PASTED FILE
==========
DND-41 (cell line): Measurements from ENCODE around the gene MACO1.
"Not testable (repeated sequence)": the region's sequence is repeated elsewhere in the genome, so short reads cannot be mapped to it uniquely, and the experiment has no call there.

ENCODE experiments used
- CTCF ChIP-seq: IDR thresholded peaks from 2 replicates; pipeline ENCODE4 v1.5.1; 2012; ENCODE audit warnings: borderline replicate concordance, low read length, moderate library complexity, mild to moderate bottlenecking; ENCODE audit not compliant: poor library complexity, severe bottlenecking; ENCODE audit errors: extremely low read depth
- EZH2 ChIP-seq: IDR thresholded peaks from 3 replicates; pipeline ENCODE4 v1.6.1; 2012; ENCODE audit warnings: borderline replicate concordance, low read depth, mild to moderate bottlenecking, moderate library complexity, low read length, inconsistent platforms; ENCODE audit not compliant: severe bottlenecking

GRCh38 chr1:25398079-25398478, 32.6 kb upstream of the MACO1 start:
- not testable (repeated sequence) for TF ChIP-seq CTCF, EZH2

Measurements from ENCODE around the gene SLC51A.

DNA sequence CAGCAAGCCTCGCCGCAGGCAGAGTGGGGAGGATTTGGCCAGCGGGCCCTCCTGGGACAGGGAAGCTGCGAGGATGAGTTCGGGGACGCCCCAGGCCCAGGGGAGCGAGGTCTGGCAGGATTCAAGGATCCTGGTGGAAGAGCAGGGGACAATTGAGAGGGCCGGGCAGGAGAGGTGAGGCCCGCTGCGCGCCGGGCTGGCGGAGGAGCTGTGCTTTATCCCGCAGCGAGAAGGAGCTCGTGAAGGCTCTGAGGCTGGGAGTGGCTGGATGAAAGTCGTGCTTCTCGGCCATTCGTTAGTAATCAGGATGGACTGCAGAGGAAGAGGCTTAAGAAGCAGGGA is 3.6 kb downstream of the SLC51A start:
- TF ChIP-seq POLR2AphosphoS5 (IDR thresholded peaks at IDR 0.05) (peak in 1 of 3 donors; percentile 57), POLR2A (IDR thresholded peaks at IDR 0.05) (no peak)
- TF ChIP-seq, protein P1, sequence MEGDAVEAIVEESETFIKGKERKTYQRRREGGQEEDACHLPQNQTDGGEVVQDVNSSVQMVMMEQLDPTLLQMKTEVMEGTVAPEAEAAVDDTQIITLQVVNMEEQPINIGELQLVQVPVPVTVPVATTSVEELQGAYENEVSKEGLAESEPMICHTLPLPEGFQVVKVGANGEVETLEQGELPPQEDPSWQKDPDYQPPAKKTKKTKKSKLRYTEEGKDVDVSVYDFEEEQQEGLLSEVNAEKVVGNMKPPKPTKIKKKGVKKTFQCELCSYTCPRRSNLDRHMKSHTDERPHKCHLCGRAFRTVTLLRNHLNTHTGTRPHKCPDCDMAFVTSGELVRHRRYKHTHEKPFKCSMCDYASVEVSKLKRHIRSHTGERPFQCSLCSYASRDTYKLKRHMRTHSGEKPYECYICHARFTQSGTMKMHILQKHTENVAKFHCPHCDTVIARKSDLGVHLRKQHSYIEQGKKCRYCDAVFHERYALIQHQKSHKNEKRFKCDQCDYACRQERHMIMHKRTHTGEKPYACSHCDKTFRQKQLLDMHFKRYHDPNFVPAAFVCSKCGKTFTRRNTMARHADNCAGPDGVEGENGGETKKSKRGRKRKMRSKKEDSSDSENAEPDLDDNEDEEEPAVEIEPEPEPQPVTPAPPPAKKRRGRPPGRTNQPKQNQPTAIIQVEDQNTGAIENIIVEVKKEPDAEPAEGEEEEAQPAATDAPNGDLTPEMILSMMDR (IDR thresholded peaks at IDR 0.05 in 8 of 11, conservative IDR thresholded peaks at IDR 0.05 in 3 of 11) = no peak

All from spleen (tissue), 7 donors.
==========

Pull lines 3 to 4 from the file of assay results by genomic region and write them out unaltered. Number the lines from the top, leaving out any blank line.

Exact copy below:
ENCODE experiments used
- CTCF ChIP-seq: IDR thresholded peaks from 2 replicates; pipeline ENCODE4 v1.5.1; 2012; ENCODE audit warnings: borderline replicate concordance, low read length, moderate library complexity, mild to moderate bottlenecking; ENCODE audit not compliant: poor library complexity, severe bottlenecking; ENCODE audit errors: extremely low read depth